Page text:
Creating a "model version" column in your models using md5

I was faced with an interesting question recently, which I will paraphrase as:

“Is there a way for me to have a column in my views/tables that changes every time the model is modified without me having to remember to update a version number in the code?”

This could be potentially useful if you wanted to be able to understand if the version of a table being queried by a dashboard is the same as previous versions AND could be used in something like a datagroup sql_trigger in Looker to trigger a refresh when a dependent table is updated as a result of a model change.

Using the model Jinja function in dbt the answer is YES but with some caveats:

  • raw_sql is pre-Jinja rendering/compilation – so even if the Jinja renders something different, the raw_sql won’t change. That also means a change to the definition of a macro your calls won’t be reflected even though different SQL might be generated.
  • Relatively minor changes that result in the SAME sql will result in a model version change. So if you adjust the whitespace in your model file
{% set model_sql = model %}
with

dbt_model_version as (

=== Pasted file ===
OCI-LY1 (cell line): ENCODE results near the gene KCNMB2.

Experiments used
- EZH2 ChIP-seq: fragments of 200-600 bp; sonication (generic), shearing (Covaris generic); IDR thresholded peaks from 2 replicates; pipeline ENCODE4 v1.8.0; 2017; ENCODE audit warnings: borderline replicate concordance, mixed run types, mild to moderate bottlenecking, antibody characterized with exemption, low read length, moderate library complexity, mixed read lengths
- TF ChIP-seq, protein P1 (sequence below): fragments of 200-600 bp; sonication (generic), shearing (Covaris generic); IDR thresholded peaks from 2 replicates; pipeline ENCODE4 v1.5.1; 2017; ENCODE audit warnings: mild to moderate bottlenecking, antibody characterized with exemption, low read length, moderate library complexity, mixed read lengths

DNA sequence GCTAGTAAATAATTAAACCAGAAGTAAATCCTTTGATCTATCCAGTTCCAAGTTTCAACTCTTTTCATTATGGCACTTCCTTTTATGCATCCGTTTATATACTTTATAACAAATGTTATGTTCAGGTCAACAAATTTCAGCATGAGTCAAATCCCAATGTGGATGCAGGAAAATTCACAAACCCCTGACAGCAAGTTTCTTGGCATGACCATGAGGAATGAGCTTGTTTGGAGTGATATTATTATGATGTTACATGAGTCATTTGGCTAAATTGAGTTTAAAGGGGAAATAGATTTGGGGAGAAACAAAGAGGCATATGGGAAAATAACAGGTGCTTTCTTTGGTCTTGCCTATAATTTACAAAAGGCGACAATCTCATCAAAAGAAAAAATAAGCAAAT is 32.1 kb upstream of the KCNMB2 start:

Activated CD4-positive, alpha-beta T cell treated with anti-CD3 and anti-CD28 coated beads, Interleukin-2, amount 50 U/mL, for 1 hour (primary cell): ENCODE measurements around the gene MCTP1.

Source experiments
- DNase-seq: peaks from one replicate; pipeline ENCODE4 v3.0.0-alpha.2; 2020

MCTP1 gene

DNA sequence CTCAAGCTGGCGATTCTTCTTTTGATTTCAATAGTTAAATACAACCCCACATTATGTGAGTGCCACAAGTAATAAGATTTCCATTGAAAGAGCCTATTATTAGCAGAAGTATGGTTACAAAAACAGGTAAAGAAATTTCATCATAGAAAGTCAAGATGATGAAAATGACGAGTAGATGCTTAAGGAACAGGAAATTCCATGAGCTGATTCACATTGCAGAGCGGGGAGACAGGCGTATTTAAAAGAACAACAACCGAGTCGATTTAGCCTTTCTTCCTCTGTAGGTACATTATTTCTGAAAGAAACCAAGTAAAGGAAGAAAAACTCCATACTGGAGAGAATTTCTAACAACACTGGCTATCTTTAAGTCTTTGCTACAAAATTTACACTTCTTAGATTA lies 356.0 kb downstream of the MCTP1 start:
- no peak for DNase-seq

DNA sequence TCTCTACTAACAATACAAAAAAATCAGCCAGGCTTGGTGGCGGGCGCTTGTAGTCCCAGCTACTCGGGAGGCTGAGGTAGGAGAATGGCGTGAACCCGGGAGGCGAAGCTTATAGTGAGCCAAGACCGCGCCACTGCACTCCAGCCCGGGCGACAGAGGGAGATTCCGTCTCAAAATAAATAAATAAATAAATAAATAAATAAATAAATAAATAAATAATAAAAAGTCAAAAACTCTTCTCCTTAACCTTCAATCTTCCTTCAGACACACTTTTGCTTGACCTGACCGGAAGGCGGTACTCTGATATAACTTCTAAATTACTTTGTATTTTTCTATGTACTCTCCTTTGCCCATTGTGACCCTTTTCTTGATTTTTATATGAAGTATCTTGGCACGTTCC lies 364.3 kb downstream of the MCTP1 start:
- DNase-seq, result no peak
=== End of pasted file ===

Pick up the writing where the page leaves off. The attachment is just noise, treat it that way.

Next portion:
SELECT MD5('{{ model_sql.raw_sql | e }}') as _dbt_model_version
),

customers as (
  select * from {{ source('jaffle_shop','customers') }}
),

my_model as (
    select 
        id as customer_id,
        first_name,
        last_name,
        first_name || ' ' || last_name as full_name
    from customers
)

select * from my_model
CROSS JOIN dbt_model_version

A few additional notes:

  • I wrote and tested this code on Snowflake. It should work on other dialects, but I would encourage you to test and report back.
  • Wait…CROSS JOIN…really? My original version inserted the MD5('{{ my_sql.raw_sql | e }}') as _dbt_model_version expression into the my_model part of the query. After some questions from colleagues, I elected not to do that as:
    • the performance characteristics were effectively identical and,
    • it makes this much more copy/paste friendly as you can add code to the very beginning and very end of your models without really modifying your model code itself vs. having to get the MD5 expression inserted into exactly the right place.

Questions? Feedback? Ideas for derivative works? Join in the discussion by commenting below!

2 Likes

Neat! I could see applications of this for auditing dbt snapshots of models so you could track how the data might have changed in relation to the code that generated it in addition to just the source data stream. This would be extra useful in this case if you could tie those hashes to a git commit sha, or maybe just another table that stored a version of the sql text along with the md5 hash.